You might have never wondered what happens when you add a question mark at the end of a type. This is actually a shorthand for an enumeration that takes a generic type and, as you might have guessed, it’s called
Optional. It has two cases:
.none has no associated value, and
.some has an associated value of the type you choose. You can still construct optionals the long-handed way, although the only reason I can think of is to illustrate how it works as I am doing now.
In my first example,
optionalString0, I use the shorthand to specify the
String? type. When you don’t want an optional you can use type inference, which assumes what type you want from the literal you initialise it with:
let text = “Hello” //text is inferred to be of type String
You can’t do this with optionals. You need to specify you want an optional string, otherwise you won’t get one. You especially can’t use a
nil literal with type inference, as Swift has no idea what your underlying type should be. In my second example,
optionalString1, I do the longhanded version of the same thing. The question mark in
optionalString0 tells Swift that I want an
Optional<String>, without me having to write it that way.
Next we get to the enum cases. As you can see in
optionalString3, you can either set it to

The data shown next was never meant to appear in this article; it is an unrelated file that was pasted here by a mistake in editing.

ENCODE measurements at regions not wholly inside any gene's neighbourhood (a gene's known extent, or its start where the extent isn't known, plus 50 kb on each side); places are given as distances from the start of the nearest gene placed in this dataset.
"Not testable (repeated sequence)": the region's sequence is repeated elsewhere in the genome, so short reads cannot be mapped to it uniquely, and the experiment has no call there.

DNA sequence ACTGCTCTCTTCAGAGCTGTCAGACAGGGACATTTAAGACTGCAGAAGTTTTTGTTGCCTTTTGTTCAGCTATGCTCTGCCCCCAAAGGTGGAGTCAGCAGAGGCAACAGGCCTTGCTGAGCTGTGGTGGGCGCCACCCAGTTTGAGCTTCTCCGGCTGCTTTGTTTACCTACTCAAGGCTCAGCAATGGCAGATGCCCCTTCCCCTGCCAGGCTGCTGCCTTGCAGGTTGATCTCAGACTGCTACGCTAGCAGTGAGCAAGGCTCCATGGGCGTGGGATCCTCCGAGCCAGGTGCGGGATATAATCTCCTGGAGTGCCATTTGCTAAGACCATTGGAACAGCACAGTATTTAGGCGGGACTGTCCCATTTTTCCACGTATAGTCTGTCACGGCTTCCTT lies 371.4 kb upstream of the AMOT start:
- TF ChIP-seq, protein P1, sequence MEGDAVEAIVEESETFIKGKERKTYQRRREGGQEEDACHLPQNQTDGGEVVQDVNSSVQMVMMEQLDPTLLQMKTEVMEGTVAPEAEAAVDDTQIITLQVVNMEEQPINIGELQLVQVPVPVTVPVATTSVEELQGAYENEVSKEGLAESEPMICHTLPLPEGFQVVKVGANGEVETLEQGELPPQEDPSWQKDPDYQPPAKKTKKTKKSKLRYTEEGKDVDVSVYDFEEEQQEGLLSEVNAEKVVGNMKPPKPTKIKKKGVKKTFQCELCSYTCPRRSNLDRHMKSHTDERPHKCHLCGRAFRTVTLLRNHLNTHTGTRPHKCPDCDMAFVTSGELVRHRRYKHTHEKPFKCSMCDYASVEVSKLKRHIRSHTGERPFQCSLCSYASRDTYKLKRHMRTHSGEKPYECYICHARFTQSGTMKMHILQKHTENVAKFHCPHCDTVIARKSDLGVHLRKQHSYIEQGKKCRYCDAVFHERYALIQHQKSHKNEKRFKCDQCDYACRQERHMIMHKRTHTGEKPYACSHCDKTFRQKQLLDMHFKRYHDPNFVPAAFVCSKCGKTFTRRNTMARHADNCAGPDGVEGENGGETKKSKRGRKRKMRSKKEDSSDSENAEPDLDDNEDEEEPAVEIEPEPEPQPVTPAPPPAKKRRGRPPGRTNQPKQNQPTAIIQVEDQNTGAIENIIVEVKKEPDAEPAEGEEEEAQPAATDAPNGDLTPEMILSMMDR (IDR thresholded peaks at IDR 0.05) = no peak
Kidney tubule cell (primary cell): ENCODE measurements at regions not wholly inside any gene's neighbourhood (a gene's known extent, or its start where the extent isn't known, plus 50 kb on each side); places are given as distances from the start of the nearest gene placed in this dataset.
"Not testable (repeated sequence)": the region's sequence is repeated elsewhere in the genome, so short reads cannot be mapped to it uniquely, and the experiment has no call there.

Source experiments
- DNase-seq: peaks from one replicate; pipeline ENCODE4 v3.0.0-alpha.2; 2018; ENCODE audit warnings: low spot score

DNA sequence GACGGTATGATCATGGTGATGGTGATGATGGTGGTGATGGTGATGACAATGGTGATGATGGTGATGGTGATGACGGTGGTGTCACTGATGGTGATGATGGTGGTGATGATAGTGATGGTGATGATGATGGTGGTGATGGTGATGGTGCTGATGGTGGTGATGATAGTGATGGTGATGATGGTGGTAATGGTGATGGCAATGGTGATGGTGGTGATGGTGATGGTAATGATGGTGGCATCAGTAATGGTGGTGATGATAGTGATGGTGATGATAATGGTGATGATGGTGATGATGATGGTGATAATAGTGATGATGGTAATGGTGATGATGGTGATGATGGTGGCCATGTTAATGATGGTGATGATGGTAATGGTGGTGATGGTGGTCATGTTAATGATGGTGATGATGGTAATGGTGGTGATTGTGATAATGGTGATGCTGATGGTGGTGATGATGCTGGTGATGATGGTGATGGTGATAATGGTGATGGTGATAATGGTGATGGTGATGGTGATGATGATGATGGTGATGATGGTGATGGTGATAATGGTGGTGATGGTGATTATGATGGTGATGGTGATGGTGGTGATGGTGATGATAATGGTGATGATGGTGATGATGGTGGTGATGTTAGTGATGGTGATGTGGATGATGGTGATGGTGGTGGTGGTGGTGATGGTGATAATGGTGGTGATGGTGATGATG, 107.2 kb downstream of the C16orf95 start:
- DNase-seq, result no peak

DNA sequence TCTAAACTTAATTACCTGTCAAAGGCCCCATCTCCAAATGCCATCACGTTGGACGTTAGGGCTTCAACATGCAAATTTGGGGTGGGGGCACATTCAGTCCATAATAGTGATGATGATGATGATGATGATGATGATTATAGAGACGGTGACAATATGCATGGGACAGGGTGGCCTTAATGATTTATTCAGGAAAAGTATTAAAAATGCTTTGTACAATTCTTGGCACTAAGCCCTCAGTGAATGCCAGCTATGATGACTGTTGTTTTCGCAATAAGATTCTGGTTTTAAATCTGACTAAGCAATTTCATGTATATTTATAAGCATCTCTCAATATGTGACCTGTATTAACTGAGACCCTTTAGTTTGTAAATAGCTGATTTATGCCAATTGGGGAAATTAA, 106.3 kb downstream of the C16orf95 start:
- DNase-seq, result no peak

You cannot set it to
.some without an associated value but that makes sense.
Finally I end with optionals that have an initial value. The last one is interesting, as I didn’t realise it was possible to initialise an
Optional directly. To make things even more interesting, I actually made it an optional optional. As you can see in the preview on the right, it ends up getting printed as
Optional(Optional(“Hello”)). I’m not exactly sure why you’d want to wrap an optional in an optional, but it’s fascinating that you need to unwrap each optional separately with the unsafe ! operator (or another safer method).
If you’re wondering what the
unsafelyUnwrapped property is, it’s not quite the same as the ! operator.
To quote Apple’s documentation:
unsafelyUnwrappedproperty provides the same value as the forced unwrap operator (postfix
!). However, in optimized builds (
-O), no check is performed to ensure that the current instance actually has a value. Accessing this property in the case of a
nilvalue is a serious programming error and could lead to undefined behavior or a runtime error.
Consider yourself warned!